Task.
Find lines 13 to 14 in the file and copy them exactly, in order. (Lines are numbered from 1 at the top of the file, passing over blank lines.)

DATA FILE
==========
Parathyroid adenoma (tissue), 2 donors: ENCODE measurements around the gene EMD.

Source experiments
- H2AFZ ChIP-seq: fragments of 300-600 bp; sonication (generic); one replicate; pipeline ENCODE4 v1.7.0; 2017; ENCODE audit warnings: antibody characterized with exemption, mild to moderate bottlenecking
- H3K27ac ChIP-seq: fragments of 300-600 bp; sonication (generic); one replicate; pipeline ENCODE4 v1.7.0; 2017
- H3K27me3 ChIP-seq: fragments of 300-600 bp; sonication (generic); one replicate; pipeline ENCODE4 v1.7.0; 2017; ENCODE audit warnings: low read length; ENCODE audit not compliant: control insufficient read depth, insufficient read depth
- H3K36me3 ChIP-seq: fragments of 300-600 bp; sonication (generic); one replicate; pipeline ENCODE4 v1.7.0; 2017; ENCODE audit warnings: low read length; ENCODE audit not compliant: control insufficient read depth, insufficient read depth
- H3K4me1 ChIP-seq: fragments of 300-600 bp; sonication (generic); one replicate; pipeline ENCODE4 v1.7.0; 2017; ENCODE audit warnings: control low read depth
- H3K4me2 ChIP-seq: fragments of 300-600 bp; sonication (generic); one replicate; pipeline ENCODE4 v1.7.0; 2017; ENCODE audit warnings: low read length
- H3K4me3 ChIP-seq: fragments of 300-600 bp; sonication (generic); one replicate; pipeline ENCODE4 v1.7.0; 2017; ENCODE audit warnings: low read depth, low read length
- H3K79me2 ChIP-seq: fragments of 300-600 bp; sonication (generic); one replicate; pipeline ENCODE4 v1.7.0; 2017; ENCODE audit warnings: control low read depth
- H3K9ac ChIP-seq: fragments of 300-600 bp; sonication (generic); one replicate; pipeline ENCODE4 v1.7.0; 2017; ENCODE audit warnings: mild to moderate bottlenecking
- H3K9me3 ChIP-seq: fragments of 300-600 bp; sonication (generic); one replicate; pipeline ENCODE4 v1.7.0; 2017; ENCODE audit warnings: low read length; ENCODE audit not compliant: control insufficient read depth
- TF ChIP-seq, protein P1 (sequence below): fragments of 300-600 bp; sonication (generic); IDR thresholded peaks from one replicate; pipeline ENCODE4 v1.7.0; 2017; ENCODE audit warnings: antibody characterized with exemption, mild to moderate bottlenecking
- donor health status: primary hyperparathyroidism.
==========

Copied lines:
- TF ChIP-seq, protein P1 (sequence below): fragments of 300-600 bp; sonication (generic); IDR thresholded peaks from one replicate; pipeline ENCODE4 v1.7.0; 2017; ENCODE audit warnings: antibody characterized with exemption, mild to moderate bottlenecking
- donor health status: primary hyperparathyroidism.